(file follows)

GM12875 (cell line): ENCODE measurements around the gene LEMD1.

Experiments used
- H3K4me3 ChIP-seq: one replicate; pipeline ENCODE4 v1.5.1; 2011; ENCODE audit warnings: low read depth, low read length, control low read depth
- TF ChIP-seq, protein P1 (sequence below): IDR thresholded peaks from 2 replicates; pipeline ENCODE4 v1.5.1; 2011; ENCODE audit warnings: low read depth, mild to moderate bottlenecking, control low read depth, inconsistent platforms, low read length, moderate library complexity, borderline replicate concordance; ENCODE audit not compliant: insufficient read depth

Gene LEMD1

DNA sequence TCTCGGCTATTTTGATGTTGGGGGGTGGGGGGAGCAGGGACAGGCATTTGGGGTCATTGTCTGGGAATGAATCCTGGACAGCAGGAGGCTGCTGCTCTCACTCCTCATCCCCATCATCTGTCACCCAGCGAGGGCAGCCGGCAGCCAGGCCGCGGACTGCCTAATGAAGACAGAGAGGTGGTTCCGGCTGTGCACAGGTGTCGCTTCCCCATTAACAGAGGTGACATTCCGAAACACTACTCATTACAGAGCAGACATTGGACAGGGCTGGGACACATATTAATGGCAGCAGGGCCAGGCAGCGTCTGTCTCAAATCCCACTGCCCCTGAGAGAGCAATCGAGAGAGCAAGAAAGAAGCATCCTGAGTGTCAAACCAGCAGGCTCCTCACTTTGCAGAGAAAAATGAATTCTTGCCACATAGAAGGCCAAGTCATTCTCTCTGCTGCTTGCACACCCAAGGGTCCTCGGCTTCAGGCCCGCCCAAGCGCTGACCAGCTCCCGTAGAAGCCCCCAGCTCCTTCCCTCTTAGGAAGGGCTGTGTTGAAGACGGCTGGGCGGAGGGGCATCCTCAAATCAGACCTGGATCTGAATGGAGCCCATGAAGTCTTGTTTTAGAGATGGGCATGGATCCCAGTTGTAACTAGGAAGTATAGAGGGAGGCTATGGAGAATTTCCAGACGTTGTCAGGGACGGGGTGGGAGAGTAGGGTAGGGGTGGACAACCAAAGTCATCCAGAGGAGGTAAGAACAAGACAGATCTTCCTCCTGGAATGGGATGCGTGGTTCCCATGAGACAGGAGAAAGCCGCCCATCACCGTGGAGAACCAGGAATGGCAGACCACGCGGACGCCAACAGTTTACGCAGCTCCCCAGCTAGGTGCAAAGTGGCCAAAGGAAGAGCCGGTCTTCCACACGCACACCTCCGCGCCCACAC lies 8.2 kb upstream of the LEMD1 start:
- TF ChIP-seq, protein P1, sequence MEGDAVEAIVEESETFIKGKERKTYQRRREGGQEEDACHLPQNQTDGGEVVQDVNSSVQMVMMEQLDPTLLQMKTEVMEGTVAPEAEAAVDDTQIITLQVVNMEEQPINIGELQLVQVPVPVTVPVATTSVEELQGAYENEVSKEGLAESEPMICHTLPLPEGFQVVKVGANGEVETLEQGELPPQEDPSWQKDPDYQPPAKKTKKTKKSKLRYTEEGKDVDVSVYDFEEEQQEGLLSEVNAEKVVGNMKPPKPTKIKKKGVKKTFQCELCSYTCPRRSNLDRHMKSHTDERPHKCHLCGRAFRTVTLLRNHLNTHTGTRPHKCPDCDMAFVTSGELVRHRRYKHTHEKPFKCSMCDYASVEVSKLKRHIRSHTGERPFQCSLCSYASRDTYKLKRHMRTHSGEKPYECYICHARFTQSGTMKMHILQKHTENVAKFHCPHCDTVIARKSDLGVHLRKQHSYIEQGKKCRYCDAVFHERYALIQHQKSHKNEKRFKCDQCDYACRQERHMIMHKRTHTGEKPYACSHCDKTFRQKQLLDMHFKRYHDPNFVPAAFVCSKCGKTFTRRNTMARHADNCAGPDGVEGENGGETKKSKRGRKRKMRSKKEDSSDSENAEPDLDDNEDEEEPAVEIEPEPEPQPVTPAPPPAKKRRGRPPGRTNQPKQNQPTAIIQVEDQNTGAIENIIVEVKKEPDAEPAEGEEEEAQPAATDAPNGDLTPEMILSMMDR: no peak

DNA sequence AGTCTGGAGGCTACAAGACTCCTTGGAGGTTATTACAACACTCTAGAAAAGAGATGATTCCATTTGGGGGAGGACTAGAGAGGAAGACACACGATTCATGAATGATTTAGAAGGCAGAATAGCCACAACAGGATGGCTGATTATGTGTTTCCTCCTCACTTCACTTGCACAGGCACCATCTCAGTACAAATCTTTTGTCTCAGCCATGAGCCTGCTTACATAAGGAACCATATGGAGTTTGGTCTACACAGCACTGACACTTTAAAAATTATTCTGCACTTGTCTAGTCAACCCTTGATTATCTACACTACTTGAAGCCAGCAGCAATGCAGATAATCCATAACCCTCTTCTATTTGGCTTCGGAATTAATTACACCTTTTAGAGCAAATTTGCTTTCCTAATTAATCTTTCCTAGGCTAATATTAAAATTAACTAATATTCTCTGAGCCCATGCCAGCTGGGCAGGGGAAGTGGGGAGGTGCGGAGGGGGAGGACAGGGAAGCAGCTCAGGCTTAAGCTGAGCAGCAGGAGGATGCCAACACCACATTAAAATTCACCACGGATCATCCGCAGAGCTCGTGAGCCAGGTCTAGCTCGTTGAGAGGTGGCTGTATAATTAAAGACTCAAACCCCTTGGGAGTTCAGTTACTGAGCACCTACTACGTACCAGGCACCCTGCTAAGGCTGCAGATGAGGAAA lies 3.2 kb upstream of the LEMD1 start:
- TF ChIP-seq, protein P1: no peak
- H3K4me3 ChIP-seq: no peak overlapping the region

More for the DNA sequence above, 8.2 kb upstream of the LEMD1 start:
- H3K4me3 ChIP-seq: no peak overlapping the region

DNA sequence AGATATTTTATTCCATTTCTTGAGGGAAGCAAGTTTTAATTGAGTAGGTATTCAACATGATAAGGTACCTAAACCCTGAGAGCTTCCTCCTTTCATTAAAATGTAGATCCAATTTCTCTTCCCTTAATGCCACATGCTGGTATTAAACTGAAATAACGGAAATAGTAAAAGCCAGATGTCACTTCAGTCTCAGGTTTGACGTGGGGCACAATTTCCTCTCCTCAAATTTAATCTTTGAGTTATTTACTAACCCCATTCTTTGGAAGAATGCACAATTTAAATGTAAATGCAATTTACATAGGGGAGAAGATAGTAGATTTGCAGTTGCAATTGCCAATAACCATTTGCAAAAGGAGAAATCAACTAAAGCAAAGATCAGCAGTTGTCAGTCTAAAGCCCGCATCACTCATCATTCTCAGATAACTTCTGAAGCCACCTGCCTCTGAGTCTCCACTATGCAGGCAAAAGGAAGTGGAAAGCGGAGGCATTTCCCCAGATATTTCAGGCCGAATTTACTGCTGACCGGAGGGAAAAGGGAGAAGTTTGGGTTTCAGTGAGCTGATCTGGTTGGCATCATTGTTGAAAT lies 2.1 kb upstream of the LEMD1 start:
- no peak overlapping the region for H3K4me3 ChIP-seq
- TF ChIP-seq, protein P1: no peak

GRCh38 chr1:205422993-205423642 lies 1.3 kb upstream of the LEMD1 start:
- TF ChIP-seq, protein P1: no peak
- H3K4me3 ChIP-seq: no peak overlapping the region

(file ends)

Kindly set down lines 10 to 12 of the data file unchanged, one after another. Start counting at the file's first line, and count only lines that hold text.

- H3K4me3 ChIP-seq: no peak overlapping the region

More for the DNA sequence above, 8.2 kb upstream of the LEMD1 start:
- H3K4me3 ChIP-seq: no peak overlapping the region